Jan 02, 2024
Oscar-winning documentary filmmaker Sharmeed Obaid-Chinoy is directing an upcoming Star Wars movie that brings back Daisy Ridley in the role of Rey. Obaid-Chinoy will become the first woman to direct a Star Wars film, dating back to the franchise's origins in the 1970s. Speaking about this, Obaid-Chinoy told CNN that she is "very thrilled" to make the movie and create something that is "very special.""We're in 2024 now, and I think it's about time we had a woman come forward to shape the story in a galaxy far, far away," she said.Obaid-Chinoy won Best Documentary, Short Subjects Academy Awards for Saving Face (2012) and A Girl in the River: The Price of Forgiveness (2015).In 2020, Lucasfilm boss Kathleen Kennedy told the BBC that a woman would eventually direct a Star Wars movie, saying that would "absolutely" happen, "without question." Victoria Mahoney was a second unit director on The Rise of Skywalker, but a woman has never claimed a top directing credit on a Star Wars movie.On the TV side of things, The Mandalorian has featured a number of female directors, including Deborah Chow and Bryce Dallas Howard. Chow went on to direct the Obi-Wan TV series, too.Another high-profile franchise that has never had a female director is James Bond. Producer Barbara Broccoli and Skyfall director Sam Mendes have both said they want to see a woman direct a future 007 film.As for Obaid-Chinoy's Star Wars movie, little is known about it apart from the fact that Ridley will come back to play Rey. It is expected that this film will be the first of the three new Star Wars films to come to theaters, possibly releasing in December 2025.According to a report, Peaky Blinders creator Steven Knight is writing the Rey movie, taking over for Damon Lindelof and Justin Britt-Gibson.
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NBA Names Clare Akamanzi CEO Of NBA Africa
Jan 02, 2024 15:29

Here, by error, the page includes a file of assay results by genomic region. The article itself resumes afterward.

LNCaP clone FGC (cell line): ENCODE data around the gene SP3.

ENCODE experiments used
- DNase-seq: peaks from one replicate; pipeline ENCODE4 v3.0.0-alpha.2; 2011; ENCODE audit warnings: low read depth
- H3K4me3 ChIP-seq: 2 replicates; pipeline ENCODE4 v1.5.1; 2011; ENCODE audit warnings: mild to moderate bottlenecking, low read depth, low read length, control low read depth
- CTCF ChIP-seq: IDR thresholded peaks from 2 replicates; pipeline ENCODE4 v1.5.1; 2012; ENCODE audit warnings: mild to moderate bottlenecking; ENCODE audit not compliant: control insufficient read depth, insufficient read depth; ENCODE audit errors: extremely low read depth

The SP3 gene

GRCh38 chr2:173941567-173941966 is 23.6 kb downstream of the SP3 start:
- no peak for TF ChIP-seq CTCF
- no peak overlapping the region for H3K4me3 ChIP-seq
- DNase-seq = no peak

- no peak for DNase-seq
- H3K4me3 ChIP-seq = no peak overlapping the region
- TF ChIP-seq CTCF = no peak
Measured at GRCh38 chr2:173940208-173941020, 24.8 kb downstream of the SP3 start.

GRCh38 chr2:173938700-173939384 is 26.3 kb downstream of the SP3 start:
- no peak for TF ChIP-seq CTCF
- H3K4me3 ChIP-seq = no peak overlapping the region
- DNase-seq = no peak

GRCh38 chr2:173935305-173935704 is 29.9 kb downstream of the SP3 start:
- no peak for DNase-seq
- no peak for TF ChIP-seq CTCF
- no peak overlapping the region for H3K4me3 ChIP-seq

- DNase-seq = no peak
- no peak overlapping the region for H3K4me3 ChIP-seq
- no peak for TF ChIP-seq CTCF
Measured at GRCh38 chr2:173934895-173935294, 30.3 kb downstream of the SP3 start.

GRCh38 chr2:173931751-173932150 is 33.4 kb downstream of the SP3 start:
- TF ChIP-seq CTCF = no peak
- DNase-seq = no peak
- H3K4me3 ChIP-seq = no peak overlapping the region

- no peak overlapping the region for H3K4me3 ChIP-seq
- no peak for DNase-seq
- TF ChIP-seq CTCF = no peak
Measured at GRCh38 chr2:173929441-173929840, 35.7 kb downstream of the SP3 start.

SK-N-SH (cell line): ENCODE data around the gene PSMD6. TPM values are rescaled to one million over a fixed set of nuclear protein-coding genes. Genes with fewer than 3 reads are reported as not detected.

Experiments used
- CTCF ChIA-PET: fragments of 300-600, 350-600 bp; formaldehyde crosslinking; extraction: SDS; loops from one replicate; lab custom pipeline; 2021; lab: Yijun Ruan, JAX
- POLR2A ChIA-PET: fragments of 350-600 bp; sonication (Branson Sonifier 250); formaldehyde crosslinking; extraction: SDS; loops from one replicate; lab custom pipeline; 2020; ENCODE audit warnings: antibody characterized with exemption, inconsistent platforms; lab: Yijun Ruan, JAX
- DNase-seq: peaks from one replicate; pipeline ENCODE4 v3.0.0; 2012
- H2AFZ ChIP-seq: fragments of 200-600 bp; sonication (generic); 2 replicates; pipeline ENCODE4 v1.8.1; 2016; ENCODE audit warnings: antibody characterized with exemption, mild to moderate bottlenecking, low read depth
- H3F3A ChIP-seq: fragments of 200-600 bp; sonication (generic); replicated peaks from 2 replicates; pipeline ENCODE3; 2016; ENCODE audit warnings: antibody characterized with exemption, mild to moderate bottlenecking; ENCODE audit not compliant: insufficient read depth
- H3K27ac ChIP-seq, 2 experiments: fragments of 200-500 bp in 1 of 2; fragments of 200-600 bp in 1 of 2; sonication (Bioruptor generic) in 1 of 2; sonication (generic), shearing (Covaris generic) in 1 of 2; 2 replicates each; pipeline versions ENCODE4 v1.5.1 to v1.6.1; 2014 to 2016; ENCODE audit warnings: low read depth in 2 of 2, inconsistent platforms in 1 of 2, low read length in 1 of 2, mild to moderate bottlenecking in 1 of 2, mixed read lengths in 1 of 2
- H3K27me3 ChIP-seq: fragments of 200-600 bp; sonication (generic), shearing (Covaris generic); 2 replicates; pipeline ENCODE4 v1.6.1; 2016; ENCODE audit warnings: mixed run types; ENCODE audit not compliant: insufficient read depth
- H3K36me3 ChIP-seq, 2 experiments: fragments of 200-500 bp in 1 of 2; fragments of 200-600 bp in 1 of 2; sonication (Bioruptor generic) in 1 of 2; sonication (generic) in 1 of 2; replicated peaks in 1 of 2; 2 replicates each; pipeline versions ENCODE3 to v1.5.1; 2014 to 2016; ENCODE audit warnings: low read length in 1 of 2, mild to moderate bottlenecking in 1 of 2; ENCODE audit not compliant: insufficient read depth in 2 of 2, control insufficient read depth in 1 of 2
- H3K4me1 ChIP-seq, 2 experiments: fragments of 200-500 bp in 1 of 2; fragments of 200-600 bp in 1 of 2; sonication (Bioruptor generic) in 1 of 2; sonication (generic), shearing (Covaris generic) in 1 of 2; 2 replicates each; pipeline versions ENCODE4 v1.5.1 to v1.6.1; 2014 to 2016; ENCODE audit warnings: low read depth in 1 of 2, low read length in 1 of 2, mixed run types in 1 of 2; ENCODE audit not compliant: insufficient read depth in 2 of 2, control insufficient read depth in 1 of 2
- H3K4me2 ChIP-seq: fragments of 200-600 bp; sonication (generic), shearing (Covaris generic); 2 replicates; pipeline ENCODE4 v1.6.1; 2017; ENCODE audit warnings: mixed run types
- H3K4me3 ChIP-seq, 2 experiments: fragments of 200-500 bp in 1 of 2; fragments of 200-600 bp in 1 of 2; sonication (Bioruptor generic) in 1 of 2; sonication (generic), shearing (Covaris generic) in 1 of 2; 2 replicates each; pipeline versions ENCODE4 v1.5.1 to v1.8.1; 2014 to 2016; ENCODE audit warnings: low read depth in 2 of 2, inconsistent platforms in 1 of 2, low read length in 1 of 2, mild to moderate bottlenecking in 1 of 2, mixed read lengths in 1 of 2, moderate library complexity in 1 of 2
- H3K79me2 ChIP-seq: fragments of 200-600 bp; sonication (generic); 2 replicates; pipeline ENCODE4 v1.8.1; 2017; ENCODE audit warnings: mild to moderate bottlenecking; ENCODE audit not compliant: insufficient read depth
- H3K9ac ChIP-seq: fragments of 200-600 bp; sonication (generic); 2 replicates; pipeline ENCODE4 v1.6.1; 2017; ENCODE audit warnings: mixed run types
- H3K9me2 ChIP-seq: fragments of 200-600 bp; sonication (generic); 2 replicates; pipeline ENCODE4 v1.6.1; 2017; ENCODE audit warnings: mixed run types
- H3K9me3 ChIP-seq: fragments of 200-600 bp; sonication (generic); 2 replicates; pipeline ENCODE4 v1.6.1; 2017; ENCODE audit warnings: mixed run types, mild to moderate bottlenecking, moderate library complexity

The NBA named Clare Akamanzi – an accomplished business executive and international trade and investment lawyer – as CEO of NBA Africa. Akamanzi will start her position on Jan. 23, 2024, and report to NBA Deputy Commissioner and Chief Operating Officer Mark Tatum. In this role, Akamanzi will oversee the NBA’s business and basketball development efforts in Africa and will be responsible for continuing to grow the popularity of basketball, the NBA and the Basketball Africa League (BAL) across the continent, including through grassroots basketball development, media distribution, corporate partnerships, and social responsibility initiatives that improve the livelihoods of African youth and families. For the last six and a half years, Akamanzi was CEO of Rwanda Development Board (RDB), where she spearheaded Rwanda’s economic development by enabling private sector growth. Under Akamanzi’s leadership, RDB implemented several business policy reforms and initiatives that led to significant investment and development for the country, including through partnerships with the BAL, Arsenal FC, Paris Saint-Germain FC, FC Bayern Munich and TIME Magazine, among others. “Clare’s business acumen, international experience and familiarity with basketball and the NBA make her the ideal executive to lead our business in Africa,” says Tatum. “NBA Africa and the Basketball Africa League are well-positioned for continued growth, and under Clare’s leadership we believe these initiatives will transform economies, communities and lives across the continent.” “I’ve seen firsthand how sports can positively impact businesses, families and communities in Africa, and the NBA and the BAL are a perfect example of that,” says Akamanzi. “The NBA has done an incredible job growing basketball and the economy around it across the continent, and I’m excited about the enormous opportunities ahead to build on that momentum.” Previously, Akamanzi was Chief Operating Officer of RDB and Head of Strategy and Policy Unit, Office of the President of the Republic of Rwanda. She has extensive international trade, business and diplomatic experience, having previously worked for the Rwandan Government at the World Trade Organization in Geneva, Switzerland and at the Rwandan Embassy in London, England. Akamanzi has worked or studied in seven different countries and holds an honorary LLD from Concordia University in Montreal, Canada, in recognition of her work in Rwanda. She earned a master’s degree in public administration from Harvard University’s Kennedy School of Government in Cambridge, Massachusetts, where she was the recipient of three prestigious awards for academic excellence and distinguished contribution to the community: the Lucius N. Littauer Fellows Award, the Raymond & Josephine Vernon Award and the Robert Kennedy Public Service Award. In addition, Akamanzi holds a Master of Laws degree in international trade and investments from the University of Pretoria in South Africa, and a Bachelor of Laws degree from Makerere University in Kampala, Uganda. Akamanzi has served on several company boards, including the World Health Organization (WHO) Foundation, ECOBANK and Aviation, Travel and Logistics (ATL) company. She was recognized by Forbes as one of Africa’s Top 50 Powerful Women in 2020.